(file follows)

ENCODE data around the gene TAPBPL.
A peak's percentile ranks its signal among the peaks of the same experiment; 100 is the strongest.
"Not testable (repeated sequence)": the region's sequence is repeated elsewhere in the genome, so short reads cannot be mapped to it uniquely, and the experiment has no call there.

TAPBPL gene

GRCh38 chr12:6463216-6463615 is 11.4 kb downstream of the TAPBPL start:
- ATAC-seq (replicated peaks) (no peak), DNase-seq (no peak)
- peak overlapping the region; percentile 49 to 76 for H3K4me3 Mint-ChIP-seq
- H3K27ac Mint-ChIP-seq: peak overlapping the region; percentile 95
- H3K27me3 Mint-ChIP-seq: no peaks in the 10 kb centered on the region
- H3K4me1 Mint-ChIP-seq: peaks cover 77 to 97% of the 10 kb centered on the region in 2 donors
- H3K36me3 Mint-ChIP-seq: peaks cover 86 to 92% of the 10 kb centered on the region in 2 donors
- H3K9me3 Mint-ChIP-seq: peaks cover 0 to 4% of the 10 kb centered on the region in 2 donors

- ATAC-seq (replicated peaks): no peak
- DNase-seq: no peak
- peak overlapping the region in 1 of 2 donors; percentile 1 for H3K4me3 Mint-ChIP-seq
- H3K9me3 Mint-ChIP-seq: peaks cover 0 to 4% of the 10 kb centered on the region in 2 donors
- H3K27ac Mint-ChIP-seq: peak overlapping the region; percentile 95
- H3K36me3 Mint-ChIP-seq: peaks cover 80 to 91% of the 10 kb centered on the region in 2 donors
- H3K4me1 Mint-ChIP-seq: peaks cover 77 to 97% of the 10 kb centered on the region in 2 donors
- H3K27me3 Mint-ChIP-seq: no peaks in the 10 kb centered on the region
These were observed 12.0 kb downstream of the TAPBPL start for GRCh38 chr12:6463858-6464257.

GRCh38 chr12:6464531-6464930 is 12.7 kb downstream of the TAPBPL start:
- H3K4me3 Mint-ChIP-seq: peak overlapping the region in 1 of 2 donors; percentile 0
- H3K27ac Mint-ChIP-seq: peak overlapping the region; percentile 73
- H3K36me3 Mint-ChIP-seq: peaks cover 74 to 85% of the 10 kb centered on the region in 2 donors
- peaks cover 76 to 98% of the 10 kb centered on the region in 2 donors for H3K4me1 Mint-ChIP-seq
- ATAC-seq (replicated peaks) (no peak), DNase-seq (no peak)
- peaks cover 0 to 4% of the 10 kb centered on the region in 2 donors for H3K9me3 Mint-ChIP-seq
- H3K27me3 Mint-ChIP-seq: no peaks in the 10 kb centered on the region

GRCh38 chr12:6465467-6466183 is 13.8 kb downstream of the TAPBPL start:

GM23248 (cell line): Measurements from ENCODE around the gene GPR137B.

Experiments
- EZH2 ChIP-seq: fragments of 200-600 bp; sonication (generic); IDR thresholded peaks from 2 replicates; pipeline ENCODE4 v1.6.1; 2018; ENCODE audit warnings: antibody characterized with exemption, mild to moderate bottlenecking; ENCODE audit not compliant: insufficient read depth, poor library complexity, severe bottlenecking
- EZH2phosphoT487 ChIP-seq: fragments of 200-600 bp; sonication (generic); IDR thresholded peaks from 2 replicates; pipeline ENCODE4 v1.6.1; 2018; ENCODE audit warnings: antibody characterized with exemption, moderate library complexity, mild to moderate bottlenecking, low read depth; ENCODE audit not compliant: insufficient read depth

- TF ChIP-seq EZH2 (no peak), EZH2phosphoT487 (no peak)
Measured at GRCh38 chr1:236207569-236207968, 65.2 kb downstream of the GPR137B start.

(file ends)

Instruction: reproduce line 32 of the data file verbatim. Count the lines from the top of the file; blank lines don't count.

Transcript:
Experiments